Pumpkin is terribly misunderstood. It's that vegetable that most often our aunt from the village has burdened us with and we don't know what to do with it. We keep it for a long time somewhere in the kitchen or on the balcony, and we always think about how much space it takes and how we would like to get rid of it. It's better known for being the "star" of Halloween, than for its nutritional value. Especially in modern Greek cuisine, it's not particularly honored and is mainly decorative. When you will read the following, we hope to make you feel lucky for having this superfood at home, and use it in your vegan creations, as the health benefits will be many.

General characteristics of the plant

Pumpkins love heat, sun, and water. The right time to plant them is in Spring. But they are ready in Autumn (October to November). In the market, of course, we can find them since summertime. But their taste is better in Autumn. Both the flesh and their seeds (pumpkin seeds) are a food of high quality and nutritional value.

Nutritional Value - Health Benefits

Its nutritional value is as of very few vegetables and the benefits to our health are numerous. Its nutrients, from both the seeds and the flesh, include:
• Carotenoids: they are the pigments that give the characteristic color. They are antioxidants that act against premature aging, infections and heart disease. They also contribute to eye health, by protecting against degeneration and deteriorations (cataracts), and they're also confirmed anti-cancer agents.
• Fatty acids: pumpkin contains large amounts of essential fatty acids, which contribute, aesthetically, to the creation of healthy and glowing skin. It also helps regulate blood pressure, lower LDL cholesterol, prevent arthritis, and improve brain function. It doesn't contain any saturated fat, which are harmful to our health. It's recommended to eat pumpkin seeds, daily, for wrinkles prevention.
• Vitamins: a wide variety of vitamins is contained in pumpkin, such as Vitamin A, C, E, B2, B6, folic acid, with a very significant positive effect on the eyes, skin, bones, and teeth. They also boost the immune system and promote the production of collagen.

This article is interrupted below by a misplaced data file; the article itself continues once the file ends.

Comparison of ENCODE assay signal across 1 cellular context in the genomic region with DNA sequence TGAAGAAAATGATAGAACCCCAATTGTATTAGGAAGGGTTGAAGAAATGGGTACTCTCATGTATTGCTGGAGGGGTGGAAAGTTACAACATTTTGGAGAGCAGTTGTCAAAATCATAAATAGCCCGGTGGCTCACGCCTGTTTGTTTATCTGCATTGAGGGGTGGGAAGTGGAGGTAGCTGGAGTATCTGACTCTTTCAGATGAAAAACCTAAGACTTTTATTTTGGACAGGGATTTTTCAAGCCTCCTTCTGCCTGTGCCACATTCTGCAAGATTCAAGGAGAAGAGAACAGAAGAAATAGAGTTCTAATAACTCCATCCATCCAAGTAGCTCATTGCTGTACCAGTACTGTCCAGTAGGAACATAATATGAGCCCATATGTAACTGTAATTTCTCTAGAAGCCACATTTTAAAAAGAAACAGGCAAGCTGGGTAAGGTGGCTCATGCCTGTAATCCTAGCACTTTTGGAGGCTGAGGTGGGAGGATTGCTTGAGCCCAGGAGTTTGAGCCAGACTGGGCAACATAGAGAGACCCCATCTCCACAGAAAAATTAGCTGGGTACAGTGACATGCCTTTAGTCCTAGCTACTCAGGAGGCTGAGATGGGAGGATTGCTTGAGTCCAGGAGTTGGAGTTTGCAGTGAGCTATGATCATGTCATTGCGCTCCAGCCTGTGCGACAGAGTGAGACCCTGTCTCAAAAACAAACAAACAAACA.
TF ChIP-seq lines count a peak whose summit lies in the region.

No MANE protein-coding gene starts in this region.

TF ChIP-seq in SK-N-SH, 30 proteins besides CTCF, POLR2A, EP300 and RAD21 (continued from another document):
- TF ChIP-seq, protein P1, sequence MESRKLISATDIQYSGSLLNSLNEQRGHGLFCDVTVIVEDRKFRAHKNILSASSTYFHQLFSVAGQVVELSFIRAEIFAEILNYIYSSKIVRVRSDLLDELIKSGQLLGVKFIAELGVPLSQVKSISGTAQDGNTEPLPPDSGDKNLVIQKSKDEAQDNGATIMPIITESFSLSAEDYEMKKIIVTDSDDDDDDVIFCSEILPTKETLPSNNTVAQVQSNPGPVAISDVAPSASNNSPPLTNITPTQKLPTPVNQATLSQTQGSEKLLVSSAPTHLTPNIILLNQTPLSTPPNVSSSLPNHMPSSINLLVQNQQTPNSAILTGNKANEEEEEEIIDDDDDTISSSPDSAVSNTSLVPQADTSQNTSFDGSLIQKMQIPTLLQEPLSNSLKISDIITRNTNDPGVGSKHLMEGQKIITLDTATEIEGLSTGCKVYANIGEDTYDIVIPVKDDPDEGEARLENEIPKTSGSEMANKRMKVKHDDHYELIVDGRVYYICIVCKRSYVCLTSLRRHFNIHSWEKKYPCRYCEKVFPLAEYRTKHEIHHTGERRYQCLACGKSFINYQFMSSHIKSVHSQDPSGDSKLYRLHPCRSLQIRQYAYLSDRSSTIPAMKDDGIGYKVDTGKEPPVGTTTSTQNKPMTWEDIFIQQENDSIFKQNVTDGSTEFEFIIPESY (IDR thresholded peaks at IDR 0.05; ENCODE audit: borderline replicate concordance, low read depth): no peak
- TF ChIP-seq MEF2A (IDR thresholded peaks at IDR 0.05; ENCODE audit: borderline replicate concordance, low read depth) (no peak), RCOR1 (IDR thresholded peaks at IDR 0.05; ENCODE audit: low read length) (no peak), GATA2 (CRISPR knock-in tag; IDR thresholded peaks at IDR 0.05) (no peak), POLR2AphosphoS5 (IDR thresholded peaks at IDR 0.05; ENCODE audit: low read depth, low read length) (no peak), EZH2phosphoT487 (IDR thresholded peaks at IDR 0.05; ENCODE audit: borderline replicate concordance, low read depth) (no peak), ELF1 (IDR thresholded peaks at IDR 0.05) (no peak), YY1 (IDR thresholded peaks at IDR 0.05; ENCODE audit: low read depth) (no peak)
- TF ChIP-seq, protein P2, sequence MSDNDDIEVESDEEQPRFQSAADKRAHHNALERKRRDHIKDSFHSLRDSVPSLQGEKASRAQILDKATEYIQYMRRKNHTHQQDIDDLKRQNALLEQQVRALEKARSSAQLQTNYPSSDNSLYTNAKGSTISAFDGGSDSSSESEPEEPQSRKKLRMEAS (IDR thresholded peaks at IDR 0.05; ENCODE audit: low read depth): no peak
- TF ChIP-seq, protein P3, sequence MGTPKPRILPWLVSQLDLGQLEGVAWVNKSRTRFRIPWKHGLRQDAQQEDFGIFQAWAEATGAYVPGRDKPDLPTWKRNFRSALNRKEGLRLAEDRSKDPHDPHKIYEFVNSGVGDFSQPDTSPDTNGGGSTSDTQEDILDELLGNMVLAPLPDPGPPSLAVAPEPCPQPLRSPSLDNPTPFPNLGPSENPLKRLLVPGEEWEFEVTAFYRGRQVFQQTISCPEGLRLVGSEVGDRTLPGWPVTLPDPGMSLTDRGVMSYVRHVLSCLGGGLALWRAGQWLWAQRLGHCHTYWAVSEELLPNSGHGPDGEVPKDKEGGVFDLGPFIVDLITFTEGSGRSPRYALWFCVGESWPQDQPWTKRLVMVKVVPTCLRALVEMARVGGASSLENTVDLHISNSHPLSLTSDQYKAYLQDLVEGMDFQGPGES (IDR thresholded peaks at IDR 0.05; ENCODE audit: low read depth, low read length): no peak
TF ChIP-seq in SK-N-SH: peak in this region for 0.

• Protein: pumpkin seeds, in particular, contain 25% protein. That is, out of 50 g of seeds, 12.5 g are protein!
• Minerals: potassium, magnesium, copper, zinc, are some of the important trace elements contained in pumpkin. They contribute to the proper functioning of the brain, the proper development of bones and teeth by determining bone density, while enhancing the reproductive and circulatory system.
• Fiber: a combination of high fiber content and low calorie content. Helps the digestive system (treat chronic constipation, increasing bowel motility), reduce & #8220; bad & #8221; cholesterol, but also blood sugar levels. It is striking that only one cup of pumpkin puree covers one third of our daily fiber needs (which is 25 grams). It quickly increases the feeling of satiety and as a result we quickly feel full.
• Amino Acids: the flesh of the pumpkin contains L-tryptophan, which induces feelings of euphoria, improving our mood and mental health.
• It has few calories (only 20 for every 100 g of cooked pumpkin), while 5 g to 10 g of pumpkin seeds each day prevent kidney stones. They have a diuretic effect, contributing to the proper kidney function.

How do we choose them?

We choose pumpkins with stalks, hard skin, no bumps, and nice distinctive orange color. The taste depends on its variety and production conditions. When buying just one piece, we should check out its flesh. It should look juicy and not stale and dry.

How do we use it?

Pumpkin can be an ingredient in countless recipes in vegan cuisine, both savory and sweet ones. There aren't many vegetables that can do this. The most popular recipes are:

  • the puree
  • the soup
  • chips (thin slices in the oven with olive oil, salt, pepper, and other spices)
  • Rice Ingredient (Chestnut & & #8220; Kills & #8221;)
  • pumpkin tart
  • jams
  • spoon sweets
  • cakes
  • muffins
  • creams
  • pies
  • with vegetables baked in the oven,

while you can also eat it raw!

How is it maintained?

One of its many advantages is its shelf life, outside the fridge, which ranges from 3 months or more when it's uncut, depending of course on its quality and type. Its hard shell makes it particularly durable. However, it should not be left under direct sunlight or high humidity (so don't leave it outside), and when it starts to soften we should consume it because it won't last long. If cut, it can be stored in the fridge for approximately 7 days. In the freezer, it can be maintained for more than one year.

Nutritional information:

100 g of raw pumpkin contain:

Energy (kcal)13.8
Fat (g)0.2
of which saturated (g)0.1
Carbohydrates (g)2
of which sugars (g)1.7
Fiber (g)0.5
Proteins (g)0.75
Salt (g)0

What does science say?

Pumpkin is a beautiful durable vegetable, that's a shame to use it only for decoration. One of the latest studies in the journal "Cancer Epidemiology, Biomarkers and Prevention", confirmed its anti-cancer action, specifically for lung cancer (a sample of 60,000 adults), with a 37% reduction among smokers. And, as mentioned, this is just one of its beneficial effects.

So don't just look at it... eat it.


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